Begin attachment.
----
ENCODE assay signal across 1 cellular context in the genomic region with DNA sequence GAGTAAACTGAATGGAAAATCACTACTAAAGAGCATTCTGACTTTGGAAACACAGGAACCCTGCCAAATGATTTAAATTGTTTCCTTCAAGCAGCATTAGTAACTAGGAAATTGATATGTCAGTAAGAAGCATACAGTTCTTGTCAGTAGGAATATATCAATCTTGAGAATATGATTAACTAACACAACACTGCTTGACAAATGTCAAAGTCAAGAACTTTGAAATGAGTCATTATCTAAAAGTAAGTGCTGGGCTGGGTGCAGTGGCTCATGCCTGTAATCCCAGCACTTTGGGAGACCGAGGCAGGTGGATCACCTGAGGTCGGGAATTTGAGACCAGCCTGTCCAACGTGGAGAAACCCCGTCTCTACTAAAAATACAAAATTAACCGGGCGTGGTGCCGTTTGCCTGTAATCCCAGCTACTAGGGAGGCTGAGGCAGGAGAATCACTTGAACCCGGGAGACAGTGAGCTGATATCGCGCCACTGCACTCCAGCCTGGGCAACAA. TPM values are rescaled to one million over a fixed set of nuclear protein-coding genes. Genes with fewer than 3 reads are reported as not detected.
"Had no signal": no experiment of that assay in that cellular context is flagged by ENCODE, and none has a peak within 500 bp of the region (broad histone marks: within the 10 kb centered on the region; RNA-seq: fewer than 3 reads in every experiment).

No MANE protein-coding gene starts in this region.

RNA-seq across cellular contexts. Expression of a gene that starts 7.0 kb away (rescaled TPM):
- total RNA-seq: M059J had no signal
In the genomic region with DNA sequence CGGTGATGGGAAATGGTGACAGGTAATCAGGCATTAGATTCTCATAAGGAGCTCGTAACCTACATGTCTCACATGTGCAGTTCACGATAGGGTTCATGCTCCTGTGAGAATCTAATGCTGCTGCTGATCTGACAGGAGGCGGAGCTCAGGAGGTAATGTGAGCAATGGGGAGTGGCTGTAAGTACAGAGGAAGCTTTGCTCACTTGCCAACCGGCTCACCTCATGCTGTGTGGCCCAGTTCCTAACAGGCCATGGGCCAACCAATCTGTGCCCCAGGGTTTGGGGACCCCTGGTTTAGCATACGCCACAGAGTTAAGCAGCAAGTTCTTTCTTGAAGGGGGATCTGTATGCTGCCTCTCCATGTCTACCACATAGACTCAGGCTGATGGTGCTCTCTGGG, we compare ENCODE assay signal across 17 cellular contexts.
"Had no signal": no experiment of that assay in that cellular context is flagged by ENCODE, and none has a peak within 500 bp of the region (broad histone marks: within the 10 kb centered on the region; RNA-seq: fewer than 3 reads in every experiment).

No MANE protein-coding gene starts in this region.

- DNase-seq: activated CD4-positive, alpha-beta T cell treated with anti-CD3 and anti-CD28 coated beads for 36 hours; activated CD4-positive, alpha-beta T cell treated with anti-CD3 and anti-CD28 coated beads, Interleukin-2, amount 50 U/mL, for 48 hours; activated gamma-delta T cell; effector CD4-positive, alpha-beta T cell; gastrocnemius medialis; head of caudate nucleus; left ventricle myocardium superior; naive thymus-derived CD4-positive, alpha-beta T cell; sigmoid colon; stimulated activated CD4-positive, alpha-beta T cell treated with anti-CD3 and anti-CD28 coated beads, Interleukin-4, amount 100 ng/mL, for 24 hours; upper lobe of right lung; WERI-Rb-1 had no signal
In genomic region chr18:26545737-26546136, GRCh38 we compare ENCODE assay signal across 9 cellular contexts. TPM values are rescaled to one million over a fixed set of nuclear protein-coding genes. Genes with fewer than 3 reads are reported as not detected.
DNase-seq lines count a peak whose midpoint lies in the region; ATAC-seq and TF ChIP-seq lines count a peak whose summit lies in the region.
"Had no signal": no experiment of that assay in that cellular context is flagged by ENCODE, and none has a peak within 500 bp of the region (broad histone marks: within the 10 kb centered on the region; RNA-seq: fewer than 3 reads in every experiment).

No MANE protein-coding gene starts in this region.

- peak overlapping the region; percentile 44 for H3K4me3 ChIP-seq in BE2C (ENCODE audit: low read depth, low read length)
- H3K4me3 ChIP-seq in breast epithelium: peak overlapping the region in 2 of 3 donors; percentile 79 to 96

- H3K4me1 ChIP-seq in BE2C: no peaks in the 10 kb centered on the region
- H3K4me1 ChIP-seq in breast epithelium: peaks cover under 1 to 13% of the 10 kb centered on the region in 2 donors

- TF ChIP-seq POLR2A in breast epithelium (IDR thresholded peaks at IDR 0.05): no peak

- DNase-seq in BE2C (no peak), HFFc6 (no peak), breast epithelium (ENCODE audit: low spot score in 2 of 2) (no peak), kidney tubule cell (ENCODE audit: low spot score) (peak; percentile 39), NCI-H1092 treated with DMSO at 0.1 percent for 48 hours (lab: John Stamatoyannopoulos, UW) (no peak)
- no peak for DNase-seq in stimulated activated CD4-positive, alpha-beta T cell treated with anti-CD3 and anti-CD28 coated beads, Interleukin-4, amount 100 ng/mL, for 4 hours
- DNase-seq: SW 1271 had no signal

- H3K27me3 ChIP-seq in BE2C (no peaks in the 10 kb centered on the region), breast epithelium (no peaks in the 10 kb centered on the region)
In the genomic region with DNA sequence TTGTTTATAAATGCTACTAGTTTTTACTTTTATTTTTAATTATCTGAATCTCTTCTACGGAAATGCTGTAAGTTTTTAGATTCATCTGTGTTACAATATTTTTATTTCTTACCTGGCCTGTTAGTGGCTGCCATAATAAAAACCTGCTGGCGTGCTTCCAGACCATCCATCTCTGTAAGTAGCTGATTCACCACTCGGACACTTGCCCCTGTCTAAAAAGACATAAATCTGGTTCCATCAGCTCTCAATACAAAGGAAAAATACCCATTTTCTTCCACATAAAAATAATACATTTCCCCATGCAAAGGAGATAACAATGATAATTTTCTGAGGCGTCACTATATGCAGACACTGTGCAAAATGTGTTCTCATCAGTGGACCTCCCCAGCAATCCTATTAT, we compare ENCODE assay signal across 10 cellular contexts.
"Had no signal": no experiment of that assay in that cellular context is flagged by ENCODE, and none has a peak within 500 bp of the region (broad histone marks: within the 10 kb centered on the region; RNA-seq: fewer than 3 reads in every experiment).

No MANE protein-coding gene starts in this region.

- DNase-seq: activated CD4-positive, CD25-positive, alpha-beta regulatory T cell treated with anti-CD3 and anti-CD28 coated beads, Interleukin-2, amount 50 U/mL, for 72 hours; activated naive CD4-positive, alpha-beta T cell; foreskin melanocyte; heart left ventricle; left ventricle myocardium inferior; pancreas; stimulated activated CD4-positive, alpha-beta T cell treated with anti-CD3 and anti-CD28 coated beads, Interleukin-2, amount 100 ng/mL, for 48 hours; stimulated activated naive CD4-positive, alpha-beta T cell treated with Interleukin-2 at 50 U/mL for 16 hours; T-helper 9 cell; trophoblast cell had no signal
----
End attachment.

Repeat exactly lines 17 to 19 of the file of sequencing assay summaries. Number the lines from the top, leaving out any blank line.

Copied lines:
- H3K4me1 ChIP-seq in breast epithelium: peaks cover under 1 to 13% of the 10 kb centered on the region in 2 donors

- TF ChIP-seq POLR2A in breast epithelium (IDR thresholded peaks at IDR 0.05): no peak

- DNase-seq in BE2C (no peak), HFFc6 (no peak), breast epithelium (ENCODE audit: low spot score in 2 of 2) (no peak), kidney tubule cell (ENCODE audit: low spot score) (peak; percentile 39), NCI-H1092 treated with DMSO at 0.1 percent for 48 hours (lab: John Stamatoyannopoulos, UW) (no peak)